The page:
Holiday Season Offers Opportunity to Discuss Family Health History

By Dr. Jennifer Chambers, Senior Vice President and Chief Medical Officer, Capital Blue Cross

This editorial is part of Transforming Health’s Expert Voices, where health care professionals discuss issues facing our community. All information is based on the expert’s experience and is not meant to replace professional medical advice or treatment plans. We encourage you to contact a qualified health care professional to discuss your individual health concerns.

With the holiday season upon us, families will once again be gathering to make and share memories. These family gatherings also can be a great opportunity to start a discussion about your family’s health history as a way to both learn more about your ancestors and help you and your family be healthier.

Dr. Jennifer Chambers, Senior Vice President and Chief Medical Officer, Capital Blue Cross

Dr. Jennifer Chambers, Senior Vice President and Chief Medical Officer, Capital Blue Cross

It’s not uncommon for any family to have a history of at least one chronic condition persisting down through generations, such as cancer, depression, diabetes, or heart disease. Having that family history can increase the chances of you, your siblings, or your children facing the same health challenges. And while having a chronic condition in your family history doesn’t necessarily mean you will be affected by it, knowing about it can empower you to take steps to reduce your risk.

Simply put, when you know a medical condition runs in your family, you can use that knowledge to develop greater awareness of the warning signs and work with your doctor on better prevention.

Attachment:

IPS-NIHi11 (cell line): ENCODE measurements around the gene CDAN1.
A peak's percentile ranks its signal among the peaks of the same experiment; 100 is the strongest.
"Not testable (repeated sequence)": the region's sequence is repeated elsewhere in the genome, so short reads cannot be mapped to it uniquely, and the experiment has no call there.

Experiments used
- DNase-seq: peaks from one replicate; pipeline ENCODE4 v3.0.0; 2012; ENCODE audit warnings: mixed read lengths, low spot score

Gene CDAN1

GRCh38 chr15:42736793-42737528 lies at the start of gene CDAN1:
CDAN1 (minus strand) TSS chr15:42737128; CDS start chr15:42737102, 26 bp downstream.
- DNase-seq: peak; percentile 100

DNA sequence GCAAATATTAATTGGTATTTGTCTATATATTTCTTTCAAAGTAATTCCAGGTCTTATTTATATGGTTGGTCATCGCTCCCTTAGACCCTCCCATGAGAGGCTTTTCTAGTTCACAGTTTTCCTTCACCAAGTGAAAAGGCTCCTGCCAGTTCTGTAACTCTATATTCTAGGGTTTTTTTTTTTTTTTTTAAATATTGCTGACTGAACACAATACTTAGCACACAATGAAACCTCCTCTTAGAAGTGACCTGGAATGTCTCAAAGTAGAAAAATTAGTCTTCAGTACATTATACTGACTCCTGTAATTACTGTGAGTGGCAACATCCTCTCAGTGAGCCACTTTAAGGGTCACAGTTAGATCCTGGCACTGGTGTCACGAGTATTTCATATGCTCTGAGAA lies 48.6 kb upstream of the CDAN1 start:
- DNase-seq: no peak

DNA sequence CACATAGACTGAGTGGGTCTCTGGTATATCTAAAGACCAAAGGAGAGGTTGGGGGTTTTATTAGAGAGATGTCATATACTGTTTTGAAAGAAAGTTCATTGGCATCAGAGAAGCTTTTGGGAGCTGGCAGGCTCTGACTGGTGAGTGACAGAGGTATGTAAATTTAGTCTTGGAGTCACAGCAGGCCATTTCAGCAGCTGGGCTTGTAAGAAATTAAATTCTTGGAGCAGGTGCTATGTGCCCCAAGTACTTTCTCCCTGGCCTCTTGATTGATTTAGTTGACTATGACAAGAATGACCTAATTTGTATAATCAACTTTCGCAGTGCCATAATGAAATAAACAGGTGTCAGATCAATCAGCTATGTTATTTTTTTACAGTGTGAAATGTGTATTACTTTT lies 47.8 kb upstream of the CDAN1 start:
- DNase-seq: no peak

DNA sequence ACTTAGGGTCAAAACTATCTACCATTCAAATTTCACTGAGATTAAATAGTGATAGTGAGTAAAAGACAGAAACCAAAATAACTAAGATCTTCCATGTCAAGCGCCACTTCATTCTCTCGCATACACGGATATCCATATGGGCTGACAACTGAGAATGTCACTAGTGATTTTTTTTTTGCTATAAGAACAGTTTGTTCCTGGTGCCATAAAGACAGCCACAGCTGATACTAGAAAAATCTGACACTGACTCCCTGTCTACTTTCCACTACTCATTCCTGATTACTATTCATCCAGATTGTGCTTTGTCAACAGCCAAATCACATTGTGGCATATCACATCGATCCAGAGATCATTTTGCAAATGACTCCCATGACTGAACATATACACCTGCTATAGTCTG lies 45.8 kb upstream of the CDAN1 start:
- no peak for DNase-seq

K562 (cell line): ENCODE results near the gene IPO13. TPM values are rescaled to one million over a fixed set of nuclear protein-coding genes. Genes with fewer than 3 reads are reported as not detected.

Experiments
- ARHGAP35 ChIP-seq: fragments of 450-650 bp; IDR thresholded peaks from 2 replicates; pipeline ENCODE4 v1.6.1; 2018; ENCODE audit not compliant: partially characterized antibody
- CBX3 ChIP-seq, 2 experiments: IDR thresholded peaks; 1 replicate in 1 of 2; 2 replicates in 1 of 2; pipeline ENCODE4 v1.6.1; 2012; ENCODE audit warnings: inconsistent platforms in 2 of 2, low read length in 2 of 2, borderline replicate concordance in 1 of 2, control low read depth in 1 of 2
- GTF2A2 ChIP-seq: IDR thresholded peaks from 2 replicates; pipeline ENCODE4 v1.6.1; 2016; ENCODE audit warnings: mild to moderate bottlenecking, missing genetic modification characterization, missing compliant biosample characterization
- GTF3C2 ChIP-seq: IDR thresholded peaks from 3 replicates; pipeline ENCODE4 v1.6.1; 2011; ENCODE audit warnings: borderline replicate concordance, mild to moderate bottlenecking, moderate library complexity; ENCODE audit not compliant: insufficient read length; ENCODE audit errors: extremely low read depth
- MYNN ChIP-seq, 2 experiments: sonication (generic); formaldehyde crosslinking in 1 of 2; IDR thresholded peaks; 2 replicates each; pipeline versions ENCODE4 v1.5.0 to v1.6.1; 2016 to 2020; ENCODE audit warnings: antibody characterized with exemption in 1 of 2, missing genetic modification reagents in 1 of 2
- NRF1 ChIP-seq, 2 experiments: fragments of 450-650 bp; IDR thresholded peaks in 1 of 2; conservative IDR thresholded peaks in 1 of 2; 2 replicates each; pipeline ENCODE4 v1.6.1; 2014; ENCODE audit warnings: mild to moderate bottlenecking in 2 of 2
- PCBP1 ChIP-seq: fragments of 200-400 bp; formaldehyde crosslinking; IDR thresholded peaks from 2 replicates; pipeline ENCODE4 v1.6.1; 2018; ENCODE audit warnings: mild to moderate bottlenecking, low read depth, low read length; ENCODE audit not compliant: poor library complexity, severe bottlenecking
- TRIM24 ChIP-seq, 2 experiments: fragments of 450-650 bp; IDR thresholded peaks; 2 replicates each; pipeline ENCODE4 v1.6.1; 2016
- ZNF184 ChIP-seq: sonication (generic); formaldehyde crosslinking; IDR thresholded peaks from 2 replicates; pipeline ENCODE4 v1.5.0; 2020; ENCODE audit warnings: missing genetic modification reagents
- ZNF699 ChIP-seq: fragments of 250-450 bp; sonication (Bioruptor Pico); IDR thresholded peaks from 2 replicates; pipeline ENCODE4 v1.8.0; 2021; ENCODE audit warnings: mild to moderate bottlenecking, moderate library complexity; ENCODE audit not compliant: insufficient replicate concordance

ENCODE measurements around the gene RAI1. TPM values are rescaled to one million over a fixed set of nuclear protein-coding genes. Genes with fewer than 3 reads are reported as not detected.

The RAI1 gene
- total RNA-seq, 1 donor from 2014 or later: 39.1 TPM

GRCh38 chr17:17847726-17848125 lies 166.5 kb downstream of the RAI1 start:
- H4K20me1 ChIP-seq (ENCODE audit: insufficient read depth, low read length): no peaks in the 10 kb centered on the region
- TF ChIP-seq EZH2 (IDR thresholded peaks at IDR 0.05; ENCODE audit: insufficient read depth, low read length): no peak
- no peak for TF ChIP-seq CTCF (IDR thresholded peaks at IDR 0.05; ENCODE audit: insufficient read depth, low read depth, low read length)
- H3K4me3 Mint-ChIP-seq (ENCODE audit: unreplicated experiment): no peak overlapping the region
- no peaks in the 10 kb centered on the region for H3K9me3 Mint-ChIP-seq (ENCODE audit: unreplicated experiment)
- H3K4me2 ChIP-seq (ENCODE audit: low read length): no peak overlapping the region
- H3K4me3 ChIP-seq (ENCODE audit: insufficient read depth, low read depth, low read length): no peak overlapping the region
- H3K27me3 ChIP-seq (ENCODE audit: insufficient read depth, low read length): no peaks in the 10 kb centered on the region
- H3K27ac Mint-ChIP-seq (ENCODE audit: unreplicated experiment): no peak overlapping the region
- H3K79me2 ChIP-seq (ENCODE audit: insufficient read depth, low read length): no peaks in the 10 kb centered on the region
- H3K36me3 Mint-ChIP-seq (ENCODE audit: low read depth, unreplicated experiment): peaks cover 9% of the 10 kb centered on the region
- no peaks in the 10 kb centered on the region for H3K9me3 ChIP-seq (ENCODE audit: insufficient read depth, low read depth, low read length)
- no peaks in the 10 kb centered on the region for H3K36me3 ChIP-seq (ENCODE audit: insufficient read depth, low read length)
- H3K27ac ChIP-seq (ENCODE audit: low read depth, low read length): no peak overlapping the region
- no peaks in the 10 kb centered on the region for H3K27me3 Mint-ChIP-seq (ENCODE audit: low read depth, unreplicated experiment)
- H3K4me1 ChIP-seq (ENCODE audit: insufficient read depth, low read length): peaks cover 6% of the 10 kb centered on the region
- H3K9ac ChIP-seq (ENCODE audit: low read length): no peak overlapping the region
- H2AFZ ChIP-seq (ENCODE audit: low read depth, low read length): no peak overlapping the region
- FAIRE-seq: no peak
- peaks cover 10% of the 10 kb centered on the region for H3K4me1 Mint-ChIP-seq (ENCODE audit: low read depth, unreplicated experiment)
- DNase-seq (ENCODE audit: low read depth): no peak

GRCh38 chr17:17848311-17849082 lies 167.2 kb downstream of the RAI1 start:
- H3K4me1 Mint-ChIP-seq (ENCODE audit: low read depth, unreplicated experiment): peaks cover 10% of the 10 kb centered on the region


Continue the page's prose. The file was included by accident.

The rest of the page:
If you learn you have a family history of colon cancer, for example, share that background with your doctor. Your doctor might recommend preventive measures – such as getting colorectal cancer screenings more frequently or at an earlier age – because of the increased risk posed by your family history.

Family discussions about health history also can go beyond a list of known diseases or medical conditions. Families can discuss shared patterns in diets or exercise habits, the prevalence of potentially addictive behaviors like smoking or drug and alcohol use, and common traits in your environment, such as whether relatives might live in neighborhoods or communities where they could be exposed to shared health risks.

Understandably, discussing personal health issues might seem uncomfortable for some families, but there are simple ways to break the ice and start the conversation:

  • If you have a newly diagnosed medical condition, let your family members know about it. Sharing your story might help them open up about their own health issues.
  • If you’ve had genetic testing done, discuss the results with your family members.
  • If you’re among the older members in your family, you may know more about your family’s health history than others. Share that history.
  • Encourage the discussion to focus on mental health issues too, not just physical ones.

That last point is an especially important one, given the stress and anxiety we’ve all been through during the pandemic.

Having candid family discussions about mental wellness can be a powerful way to break down the stigma around conditions like depression or anxiety, not to mention a way of offering support for loved ones who might be struggling.

Learning and sharing our family health histories in this way can not only help make us healthier as individuals – it can bring us closer together as families.

(Dr. Jennifer Chambers, MD, MBA, FACP, leads Capital Blue Cross’ work in medical policy, clinical innovation, and quality initiatives. She is board certified in internal medicine and hospice and palliative care, and she is a fellow of the American College of Physicians and a member of the American Academy of Hospice and Palliative Medicine.)